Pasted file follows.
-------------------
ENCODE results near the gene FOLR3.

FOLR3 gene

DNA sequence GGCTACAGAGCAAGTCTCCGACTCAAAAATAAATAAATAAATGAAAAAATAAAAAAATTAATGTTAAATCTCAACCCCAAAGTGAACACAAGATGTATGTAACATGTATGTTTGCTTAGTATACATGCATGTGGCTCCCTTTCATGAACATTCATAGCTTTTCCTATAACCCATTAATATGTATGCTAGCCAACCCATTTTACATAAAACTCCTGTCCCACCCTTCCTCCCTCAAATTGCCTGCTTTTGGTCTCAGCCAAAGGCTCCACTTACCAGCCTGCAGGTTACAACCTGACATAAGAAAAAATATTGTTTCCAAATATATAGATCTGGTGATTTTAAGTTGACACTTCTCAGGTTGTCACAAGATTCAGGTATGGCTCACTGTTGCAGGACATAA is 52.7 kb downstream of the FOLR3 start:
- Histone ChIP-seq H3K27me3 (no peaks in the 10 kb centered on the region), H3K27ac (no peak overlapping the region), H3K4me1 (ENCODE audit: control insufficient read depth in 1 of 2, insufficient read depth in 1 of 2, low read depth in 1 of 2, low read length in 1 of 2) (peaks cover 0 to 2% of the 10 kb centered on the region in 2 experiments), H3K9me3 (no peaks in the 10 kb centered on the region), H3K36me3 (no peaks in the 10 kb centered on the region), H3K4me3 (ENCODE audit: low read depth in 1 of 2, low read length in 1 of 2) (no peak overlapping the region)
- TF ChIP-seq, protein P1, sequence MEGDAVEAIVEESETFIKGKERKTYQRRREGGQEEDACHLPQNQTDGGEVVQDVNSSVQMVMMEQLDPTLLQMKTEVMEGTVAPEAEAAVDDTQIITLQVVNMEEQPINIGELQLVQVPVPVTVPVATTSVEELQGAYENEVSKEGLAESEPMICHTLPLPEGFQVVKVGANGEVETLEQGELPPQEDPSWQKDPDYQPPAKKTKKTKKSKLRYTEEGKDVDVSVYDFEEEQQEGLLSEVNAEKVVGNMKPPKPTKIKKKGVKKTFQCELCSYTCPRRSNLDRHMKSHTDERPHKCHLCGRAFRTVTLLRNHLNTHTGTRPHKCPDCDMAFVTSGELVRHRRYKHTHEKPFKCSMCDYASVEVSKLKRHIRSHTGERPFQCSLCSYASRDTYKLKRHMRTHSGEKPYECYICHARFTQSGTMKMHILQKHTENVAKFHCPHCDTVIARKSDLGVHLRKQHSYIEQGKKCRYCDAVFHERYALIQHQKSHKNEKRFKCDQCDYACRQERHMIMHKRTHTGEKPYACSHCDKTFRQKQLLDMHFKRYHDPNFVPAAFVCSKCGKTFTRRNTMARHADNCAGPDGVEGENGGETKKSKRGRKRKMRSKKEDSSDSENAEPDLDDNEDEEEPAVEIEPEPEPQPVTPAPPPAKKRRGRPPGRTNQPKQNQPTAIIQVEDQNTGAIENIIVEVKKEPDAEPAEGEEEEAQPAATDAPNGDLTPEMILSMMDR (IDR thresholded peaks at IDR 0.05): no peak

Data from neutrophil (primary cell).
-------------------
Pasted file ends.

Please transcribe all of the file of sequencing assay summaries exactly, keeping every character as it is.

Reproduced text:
ENCODE results near the gene FOLR3.

FOLR3 gene

DNA sequence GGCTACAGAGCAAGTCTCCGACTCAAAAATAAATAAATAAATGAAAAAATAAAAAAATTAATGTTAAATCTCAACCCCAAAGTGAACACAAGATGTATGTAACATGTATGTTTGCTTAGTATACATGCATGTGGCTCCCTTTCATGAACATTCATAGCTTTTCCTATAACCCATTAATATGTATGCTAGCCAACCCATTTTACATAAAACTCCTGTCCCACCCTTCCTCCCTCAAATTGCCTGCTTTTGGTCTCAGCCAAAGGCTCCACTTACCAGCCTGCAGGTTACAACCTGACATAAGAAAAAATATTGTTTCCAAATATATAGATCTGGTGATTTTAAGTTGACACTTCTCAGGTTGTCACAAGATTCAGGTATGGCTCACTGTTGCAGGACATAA is 52.7 kb downstream of the FOLR3 start:
- Histone ChIP-seq H3K27me3 (no peaks in the 10 kb centered on the region), H3K27ac (no peak overlapping the region), H3K4me1 (ENCODE audit: control insufficient read depth in 1 of 2, insufficient read depth in 1 of 2, low read depth in 1 of 2, low read length in 1 of 2) (peaks cover 0 to 2% of the 10 kb centered on the region in 2 experiments), H3K9me3 (no peaks in the 10 kb centered on the region), H3K36me3 (no peaks in the 10 kb centered on the region), H3K4me3 (ENCODE audit: low read depth in 1 of 2, low read length in 1 of 2) (no peak overlapping the region)
- TF ChIP-seq, protein P1, sequence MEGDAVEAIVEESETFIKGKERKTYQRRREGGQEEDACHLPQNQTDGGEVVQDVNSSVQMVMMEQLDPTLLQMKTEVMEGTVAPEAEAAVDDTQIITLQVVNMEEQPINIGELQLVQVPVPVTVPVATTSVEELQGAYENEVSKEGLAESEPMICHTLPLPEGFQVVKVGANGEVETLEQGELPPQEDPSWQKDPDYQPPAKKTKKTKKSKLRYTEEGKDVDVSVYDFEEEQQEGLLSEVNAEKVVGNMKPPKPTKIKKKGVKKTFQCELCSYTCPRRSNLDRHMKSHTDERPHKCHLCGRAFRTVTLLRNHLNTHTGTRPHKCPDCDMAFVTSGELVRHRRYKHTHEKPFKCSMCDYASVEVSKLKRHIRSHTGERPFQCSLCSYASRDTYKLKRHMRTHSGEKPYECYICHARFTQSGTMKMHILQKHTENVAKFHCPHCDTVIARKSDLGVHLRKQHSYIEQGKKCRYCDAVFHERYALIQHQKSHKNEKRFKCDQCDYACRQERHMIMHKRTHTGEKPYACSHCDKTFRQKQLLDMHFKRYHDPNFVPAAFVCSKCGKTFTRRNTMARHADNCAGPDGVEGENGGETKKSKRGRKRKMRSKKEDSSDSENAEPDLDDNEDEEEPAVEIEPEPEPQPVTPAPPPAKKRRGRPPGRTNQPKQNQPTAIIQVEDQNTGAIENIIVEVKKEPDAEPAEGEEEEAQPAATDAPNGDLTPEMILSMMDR (IDR thresholded peaks at IDR 0.05): no peak

Data from neutrophil (primary cell).